On January 6, 1957, Elvis Presley made his third and final appearance on The Ed Sullivan Show. That night he performed seven songs. First, a 3-song medley of his top hits: “Hound Dog,” “Love Me Tender” and “Heartbreak Hotel.”
Then “Don’t Be Cruel”:
followed by “Too Much”:
and “When My Blue Moon Turns to Gold Again.”
At the very end of the show, Presley backed by The Jordanaires, sang a gospel song, “Peace in the Valley.” Ed Sullivan introduced the song describing Presley’s plea for people to donate to the charitable cause of Hungarian refugee relief. In 1956, the Hungarians waged a revolution in a desperate fight for freedom against the Soviet Union.
“Because he feels so keenly about Hungarian relief,” Sullivan said, “he urges all of us through the country to remember that immediate aid is needed… he wants to remind you to send in your checks to your various churches, Red Cross, etc.”
Sullivan also mentioned that Elvis would soon be doing a benefit concert for Hungarian relief when he returned to Los Angeles. Even though the concert never happened, the fact that Presley dedicated the gospel song “Peace in the Valley” to the Hungarian refugees had a significant effect on the people of Hungary. About 25 million Swiss francs were raised for their cause. To this day, Hungarian Elvis fans have expressed their gratitude to Presley for recognizing them. They constructed the Elvis Presley Park in Budapest in his honor, and in 2011, awarded him honorary citizenship.
But why would Elvis Presley choose to sing a gospel song on national television during the height of his rock and roll career? And why would Presley’s record company, RCA, and shrewd business manager, Colonel Parker, allow Elvis to veer off in another musical direction and possibly risk alienating his fanbase? The question was a perplexing one for fans who saw Elvis as The King of Rock and Roll.
For many years, Elvis fans have believed the story that was described in the book, The Gospel Side of Elvis by Joe Moscheo, about why Presley sang “Peace in the Valley” on The Ed Sullivan Show. Moscheo described Elvis as the one who insisted he sing a gospel song for his mother, even to the point where he had a showdown with the producers of show.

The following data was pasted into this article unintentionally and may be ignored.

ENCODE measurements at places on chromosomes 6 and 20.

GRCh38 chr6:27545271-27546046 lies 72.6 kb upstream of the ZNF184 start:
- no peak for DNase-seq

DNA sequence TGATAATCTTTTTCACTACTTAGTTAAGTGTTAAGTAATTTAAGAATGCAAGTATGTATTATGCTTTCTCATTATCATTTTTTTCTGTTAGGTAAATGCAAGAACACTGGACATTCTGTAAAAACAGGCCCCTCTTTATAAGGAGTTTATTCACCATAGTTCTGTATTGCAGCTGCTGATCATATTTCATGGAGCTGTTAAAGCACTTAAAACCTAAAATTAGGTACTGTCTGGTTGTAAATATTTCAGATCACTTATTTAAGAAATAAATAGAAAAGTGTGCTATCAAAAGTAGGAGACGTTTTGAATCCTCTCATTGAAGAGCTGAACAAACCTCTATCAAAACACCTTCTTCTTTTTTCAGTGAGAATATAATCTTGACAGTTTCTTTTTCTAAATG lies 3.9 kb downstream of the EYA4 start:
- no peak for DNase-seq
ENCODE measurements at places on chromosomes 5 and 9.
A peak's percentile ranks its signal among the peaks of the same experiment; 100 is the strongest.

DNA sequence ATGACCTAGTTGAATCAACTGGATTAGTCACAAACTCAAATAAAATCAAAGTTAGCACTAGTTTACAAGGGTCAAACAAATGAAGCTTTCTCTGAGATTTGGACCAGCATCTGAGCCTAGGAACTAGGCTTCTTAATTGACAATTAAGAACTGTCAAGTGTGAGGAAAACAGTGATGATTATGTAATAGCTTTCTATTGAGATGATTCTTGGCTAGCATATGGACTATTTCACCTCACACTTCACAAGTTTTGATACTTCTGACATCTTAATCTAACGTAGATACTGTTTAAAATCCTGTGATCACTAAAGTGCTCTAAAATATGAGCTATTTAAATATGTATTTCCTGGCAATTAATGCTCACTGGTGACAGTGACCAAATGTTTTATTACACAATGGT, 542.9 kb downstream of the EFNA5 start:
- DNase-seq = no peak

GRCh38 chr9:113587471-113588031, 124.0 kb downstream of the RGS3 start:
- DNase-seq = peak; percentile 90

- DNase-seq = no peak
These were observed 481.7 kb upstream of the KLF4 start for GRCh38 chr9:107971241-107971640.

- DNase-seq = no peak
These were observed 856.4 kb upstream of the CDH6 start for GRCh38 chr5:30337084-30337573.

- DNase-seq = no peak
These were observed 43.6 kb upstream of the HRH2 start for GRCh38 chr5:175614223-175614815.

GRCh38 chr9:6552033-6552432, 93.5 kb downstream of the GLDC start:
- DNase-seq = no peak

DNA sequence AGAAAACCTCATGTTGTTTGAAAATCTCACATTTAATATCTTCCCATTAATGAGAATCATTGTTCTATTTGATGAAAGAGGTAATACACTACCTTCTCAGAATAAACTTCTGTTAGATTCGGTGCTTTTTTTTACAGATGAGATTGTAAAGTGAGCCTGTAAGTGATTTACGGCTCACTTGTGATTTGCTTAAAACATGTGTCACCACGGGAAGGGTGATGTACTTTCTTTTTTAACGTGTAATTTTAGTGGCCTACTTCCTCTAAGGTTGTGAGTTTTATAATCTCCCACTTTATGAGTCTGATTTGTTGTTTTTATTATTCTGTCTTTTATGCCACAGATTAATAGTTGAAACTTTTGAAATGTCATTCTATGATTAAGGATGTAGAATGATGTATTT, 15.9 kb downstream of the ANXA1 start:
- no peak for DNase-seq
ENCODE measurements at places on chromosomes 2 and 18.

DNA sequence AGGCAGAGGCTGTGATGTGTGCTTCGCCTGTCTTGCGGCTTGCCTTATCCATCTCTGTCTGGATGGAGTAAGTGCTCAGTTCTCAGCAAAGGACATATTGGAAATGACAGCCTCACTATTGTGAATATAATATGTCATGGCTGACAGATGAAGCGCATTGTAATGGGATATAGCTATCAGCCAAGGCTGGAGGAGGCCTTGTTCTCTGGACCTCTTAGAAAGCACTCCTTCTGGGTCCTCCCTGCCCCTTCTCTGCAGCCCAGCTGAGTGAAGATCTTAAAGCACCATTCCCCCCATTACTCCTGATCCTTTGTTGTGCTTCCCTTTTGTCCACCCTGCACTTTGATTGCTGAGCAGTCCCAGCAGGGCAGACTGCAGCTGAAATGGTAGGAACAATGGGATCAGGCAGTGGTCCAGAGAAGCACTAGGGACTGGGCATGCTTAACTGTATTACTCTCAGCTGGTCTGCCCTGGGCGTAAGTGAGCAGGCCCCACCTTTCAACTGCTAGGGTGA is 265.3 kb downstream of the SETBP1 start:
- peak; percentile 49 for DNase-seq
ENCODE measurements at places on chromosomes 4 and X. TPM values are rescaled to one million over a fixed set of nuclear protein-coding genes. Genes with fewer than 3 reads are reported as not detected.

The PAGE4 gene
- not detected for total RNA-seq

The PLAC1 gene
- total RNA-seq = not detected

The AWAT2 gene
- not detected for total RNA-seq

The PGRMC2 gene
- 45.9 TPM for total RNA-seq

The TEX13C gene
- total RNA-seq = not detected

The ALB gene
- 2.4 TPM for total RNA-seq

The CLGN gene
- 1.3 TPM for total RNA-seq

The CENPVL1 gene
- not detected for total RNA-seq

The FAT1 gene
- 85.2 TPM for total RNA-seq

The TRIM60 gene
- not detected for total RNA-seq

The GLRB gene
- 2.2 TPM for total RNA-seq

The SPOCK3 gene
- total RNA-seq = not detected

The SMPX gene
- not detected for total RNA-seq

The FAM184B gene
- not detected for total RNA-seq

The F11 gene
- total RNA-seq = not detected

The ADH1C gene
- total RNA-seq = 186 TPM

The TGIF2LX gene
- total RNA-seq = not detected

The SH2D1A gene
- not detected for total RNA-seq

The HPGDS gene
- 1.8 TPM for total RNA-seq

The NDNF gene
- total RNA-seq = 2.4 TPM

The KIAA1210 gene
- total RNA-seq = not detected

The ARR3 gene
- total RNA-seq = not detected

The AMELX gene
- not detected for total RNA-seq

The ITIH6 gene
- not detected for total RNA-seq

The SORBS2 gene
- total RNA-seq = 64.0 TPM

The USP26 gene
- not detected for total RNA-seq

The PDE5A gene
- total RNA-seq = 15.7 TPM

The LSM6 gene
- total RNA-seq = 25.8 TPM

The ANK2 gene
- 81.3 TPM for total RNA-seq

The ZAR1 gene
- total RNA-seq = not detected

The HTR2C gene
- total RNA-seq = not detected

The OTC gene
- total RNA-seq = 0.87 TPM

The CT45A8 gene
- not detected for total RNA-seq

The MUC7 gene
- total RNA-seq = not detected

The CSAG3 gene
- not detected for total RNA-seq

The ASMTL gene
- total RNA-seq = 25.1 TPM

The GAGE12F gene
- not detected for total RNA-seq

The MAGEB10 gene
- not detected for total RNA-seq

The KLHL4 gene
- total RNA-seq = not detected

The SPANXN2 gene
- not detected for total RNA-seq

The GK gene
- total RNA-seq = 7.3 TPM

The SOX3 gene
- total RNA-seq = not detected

But documents recently uncovered in 2020 by the official Graceland archives show a different story. According to a letter dated just three days before Presley’s performance, from Colonel Parker’s assistant, Tom Diskin, to Elvis, Ed Sullivan was the one who suggested Elvis sing a gospel song on the show.
“Mr. Sullivan thought it might be very appropriate for you to sing a hymn or a semi-religious song on the show,” Diskin wrote to Presley. “You certainly can sing a hymn very effectively and I think it would make a very strong impression on all the viewers. It has been suggested that a song like ‘Peace in the Valley’ might be held in readiness.. We have obtained the music on this song and are forwarding it to you.”
Considering the cultural environment at the time, this makes a lot of sense. Ed Sullivan was receiving a lot of negative feedback from viewers and advertising sponsors complaining of Presley’s vulgarity of movement on his first two appearances on the show in September and October 1956. To many people’s surprise, Sullivan chose to censor Presley from the waist up on his third appearance as a “compromise”.
Common sense says that another way to tame down Presley’s movements would be to have him sing a less-raucous song so that he would not feel the need to gyrate. Although Diskin tells Elvis that it was Ed Sullivan who came up with the idea, it would be no surprise if the real instigator of this song choice was Colonel Parker. In fact, Parker had written a letter to Ed Sullivan dated September 25, 1956 suggesting which ballad Presley should sing for his second appearance on the show on October 28, 1956.
As Angie Marchese, Director of Archives at Graceland, said about the letter (even though it has a typo as dated January 3, 1956 instead of 1957): “It’s quite interesting that that request actually came from Ed Sullivan and not Elvis’ request which is what has been folklored all these years.”
In a subtle attempt to explain Presley’s choice to sing a gospel song, Sullivan said Elvis was going to “sing a song he feels that this is sort of in the mood that he’d like to create.”
The public reacted positively to the performance, which then prompted RCA to support a four-song gospel EP called Peace in the Valley which was released a few months later in April. The Peace in the Valley EP surprised everyone by initially selling over half a million copies (and ultimately going Platinum), prompting RCA to encourage Elvis to do his first gospel album a few years later.
Elvis would go on to record three gospel albums during his career. Ironically, the only GRAMMY awards The King of Rock and Roll ever won were for his gospel recordings.
For more fascinating Elvis Presley stories, check out the author’s book, ELVIS: Behind The Legend: Startling Truths About The King of Rock and Roll’s Life, Loves, Films and Music